• Enter the dragon: Here comes 2024

    The Chinese government has for decades periodically announced the imminent abolition of its decades-old household registration system, or hukou. The Ministry of Public Security fanned hopes in August of the beginning of the end of hukou by announcing the government would scrap its restrictions in cities with populations of 3 to 5 million. But Chinese policymakers are now backpedaling on that plan. Kam Wing Chan, professor of geography at the UW, is quoted.
    12/21/2023 | Politico
  • Scientists reveal superconductor with on/off switches

    Scientists reveal superconductor with on/off switches

    Researchers led by Jiun-Haw Chu, a University of Washington associate professor of physics, and Philip Ryan, a physicist at the U.S. Department of Energyâs Argonne National Laboratory, have found a superconducting material that is uniquely sensitive to outside stimuli, enabling the superconducting properties to be enhanced or suppressed at will. This discovery could enable new opportunities for switchable, energy-efficient superconducting circuits.
    12/19/2023 | UW News
  • Happiness boosters: Smiles, gratitude, a wandering walk

    While the seasons and our genetic dispositions play a role in our ability to feel happiness, our daily actions and choices also have a significant effect, experts say. Milla Titova, assistant teaching professor of psychology at the UW, is quoted.
    12/14/2023 | Axios Seattle
  • Tom Mara, SIFF exec, is preserving Seattle’s film history at the Cinerama

    Tom Mara, who helms the Seattle International Film festival, is making history by transforming the Cinerama into SIFF Cinema Downtown. While at the UW, Mara studied broadcast journalism, which pointed him toward work in public radio.

    12/13/2023 | UW Magazine
  • Holiday blahs? Why social connection, even talking to strangers, can help

    Holiday blahs? Why social connection, even talking to strangers, can help

    Milla Titova, assistant teaching professor of psychology and director of the Happiness and Well-Being Lab at the UW, offers strategies for joy this holiday season.
    12/12/2023 | UW News
  • New faculty books: Fad diets, how inequality leads to poor health and more

    New faculty books: Story and comic collection, Washington state fossils, colonial roots of intersex medicine

    Three new faculty books from the University of Washington cover wide-ranging topics: life in the Rio Grande Valley, fossils of Washington state and the colonial roots of contemporary intersex medicine. UW News talked with the authors to learn more. Collection highlights life in Rio Grande Valley “Puro Pinche True Fictions” is a collection of short...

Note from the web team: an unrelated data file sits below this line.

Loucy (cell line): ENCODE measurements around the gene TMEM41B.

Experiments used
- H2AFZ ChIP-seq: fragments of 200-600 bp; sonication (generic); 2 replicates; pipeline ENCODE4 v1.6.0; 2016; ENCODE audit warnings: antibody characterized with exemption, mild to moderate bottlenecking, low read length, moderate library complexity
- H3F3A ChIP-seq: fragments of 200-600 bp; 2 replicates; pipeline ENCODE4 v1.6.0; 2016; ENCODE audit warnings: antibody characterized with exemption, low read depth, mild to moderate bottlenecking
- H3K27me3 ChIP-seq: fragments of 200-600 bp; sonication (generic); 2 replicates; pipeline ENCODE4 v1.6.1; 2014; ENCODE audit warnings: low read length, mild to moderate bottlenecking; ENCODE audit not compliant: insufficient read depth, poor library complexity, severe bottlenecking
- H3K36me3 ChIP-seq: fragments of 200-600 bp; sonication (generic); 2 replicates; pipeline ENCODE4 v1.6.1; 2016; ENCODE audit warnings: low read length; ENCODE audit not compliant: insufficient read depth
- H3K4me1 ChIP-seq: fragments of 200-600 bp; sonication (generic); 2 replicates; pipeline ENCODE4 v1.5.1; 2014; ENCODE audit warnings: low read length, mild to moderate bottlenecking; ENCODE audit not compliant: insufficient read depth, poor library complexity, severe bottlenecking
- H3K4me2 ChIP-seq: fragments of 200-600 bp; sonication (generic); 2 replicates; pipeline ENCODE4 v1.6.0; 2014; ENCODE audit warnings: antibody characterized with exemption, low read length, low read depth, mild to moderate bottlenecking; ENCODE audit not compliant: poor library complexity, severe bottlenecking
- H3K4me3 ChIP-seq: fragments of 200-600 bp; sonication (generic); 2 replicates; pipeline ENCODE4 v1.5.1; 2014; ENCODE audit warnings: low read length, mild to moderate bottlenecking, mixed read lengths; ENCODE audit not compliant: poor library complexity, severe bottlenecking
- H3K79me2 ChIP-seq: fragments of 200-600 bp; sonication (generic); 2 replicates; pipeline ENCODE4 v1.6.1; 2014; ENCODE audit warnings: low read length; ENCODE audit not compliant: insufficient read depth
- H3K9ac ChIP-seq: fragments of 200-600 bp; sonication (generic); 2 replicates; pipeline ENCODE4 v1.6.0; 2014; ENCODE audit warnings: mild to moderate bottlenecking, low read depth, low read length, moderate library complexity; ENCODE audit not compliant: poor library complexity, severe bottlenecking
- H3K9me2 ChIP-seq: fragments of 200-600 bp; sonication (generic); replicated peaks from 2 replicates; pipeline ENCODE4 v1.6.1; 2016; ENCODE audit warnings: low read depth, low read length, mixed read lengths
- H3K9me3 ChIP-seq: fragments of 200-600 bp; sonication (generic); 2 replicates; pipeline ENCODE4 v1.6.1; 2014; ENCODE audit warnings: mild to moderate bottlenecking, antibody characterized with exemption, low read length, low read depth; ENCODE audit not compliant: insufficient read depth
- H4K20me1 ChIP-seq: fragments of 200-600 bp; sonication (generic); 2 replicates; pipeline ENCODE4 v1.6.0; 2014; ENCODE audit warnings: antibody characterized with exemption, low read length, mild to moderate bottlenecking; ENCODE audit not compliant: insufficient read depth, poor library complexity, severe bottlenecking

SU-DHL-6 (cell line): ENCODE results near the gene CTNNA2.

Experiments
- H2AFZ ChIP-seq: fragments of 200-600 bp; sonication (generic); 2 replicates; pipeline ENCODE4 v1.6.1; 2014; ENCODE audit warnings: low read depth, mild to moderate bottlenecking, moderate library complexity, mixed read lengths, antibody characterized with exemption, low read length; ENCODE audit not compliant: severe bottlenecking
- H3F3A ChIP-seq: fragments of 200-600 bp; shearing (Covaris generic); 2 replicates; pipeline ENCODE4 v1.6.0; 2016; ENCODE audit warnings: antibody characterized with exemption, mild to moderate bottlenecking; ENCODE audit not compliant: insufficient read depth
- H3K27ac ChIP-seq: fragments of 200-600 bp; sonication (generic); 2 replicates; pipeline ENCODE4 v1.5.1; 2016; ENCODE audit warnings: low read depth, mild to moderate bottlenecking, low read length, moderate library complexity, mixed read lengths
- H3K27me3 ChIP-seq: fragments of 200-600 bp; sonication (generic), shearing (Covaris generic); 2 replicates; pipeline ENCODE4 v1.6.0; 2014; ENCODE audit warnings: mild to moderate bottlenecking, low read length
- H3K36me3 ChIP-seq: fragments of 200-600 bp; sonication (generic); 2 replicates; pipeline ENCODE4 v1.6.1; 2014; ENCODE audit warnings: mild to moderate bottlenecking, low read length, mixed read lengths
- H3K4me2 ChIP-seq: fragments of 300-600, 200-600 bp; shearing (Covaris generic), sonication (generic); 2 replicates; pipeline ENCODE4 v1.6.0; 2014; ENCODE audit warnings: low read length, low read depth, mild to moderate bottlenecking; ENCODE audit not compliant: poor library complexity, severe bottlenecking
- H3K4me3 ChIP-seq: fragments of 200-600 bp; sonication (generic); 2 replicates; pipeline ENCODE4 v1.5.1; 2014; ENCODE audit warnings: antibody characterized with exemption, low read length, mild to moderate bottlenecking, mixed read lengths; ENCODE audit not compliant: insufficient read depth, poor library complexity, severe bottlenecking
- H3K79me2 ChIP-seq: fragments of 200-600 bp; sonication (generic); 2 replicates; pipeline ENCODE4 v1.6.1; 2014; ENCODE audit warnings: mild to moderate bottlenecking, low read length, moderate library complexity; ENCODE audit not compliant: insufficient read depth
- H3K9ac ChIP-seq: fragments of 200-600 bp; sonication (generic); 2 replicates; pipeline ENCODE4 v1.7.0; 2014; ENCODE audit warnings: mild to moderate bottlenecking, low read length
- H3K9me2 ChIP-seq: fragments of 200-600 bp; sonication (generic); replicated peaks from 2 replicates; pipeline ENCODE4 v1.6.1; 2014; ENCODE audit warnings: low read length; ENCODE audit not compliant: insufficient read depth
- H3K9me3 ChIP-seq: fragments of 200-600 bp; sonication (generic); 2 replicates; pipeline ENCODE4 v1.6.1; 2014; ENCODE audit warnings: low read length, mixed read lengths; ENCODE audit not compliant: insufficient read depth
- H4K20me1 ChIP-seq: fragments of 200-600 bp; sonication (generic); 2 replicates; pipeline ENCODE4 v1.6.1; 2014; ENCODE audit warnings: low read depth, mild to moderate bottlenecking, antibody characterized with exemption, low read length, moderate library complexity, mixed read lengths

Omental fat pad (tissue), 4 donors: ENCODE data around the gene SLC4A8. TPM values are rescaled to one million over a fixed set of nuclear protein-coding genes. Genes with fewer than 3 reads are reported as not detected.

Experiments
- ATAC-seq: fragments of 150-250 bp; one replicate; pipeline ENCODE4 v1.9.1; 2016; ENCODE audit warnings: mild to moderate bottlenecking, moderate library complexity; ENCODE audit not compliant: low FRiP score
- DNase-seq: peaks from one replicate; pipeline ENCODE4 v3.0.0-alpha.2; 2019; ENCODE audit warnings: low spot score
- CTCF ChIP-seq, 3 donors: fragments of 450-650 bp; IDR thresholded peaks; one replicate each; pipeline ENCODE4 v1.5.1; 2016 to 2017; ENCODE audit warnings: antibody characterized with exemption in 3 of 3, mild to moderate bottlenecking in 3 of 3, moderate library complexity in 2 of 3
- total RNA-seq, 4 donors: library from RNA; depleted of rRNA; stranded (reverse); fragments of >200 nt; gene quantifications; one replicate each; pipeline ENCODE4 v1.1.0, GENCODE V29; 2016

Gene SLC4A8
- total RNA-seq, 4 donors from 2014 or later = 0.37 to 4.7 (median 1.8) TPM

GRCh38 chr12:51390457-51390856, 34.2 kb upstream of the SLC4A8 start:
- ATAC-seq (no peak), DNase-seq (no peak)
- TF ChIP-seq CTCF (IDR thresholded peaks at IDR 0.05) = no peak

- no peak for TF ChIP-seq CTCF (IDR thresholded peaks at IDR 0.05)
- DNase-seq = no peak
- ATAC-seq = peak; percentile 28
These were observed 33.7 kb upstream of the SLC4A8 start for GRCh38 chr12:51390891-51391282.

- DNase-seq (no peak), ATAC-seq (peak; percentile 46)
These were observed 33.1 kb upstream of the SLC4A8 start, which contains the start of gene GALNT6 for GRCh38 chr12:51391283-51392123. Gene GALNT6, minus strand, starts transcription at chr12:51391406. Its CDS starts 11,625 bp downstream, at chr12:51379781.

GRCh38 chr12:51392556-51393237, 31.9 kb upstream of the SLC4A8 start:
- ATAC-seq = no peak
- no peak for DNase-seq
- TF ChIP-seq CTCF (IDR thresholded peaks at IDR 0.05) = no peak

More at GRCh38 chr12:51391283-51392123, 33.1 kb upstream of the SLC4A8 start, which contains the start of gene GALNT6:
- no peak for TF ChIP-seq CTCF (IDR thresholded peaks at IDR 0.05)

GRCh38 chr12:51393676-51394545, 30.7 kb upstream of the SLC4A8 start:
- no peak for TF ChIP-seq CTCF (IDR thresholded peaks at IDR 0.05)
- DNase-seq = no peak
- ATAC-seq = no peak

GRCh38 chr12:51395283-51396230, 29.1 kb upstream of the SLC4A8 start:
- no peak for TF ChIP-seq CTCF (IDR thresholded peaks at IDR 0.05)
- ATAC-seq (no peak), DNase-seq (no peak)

12/11/2023 | UW News
  • Sleep experts, physicians address impacts of increased travel on student-athletes as colleges leave Pac-12 conference

    As several athletic programs announce their move to a new conference, a group of sleep and circadian scientists and physicians dive into the impacts of increased travel on student-athletes. The UW's Horacio de la Iglesia, professor of biology; Dr. Russ Van Gelder, professor of ophthalmology; and Michael Dillon, associate athletic director for health and wellness, are quoted.
    12/06/2023 | KHQ
  • The quiet part loud: Our life with my husband's hearing loss

    "The toll of my husband’s hearing loss can be invisible—even to me. But a new wave of tech could change everything," writes Seattle Met editor, Allecia Vermillion. Yi Shen, associate professor of speech and hearing sciences at the UW, is quoted.
    12/06/2023 | Seattle Met
  • Why didn't more Washingtonians vote in the 2023 election?

    Turnout for this year’s November election was the lowest on record since Washington started keeping track in 1936. Statewide, 36.41% of registered voters returned their ballot in 2023. That beats the previous low of 37.1%, held in another odd-year election — 2017, and the one before that, 38.52% in 2015. Mark Smith, professor of political science at the UW, is quoted.
    12/05/2023 | KUOW
  • Navigating the dual pandemics through 'radical listening'

    The dual pandemics of COVID-19 and the racial reckoning after the murder of George Floyd in 2020 changed us. While we may be ready to move on, bearing witness for one another can teach us about ourselves, our resilience and our communities. Timeka Tounsel, assistant professor of Black studies in communication at the UW, is quoted.
    12/05/2023 | The Seattle Medium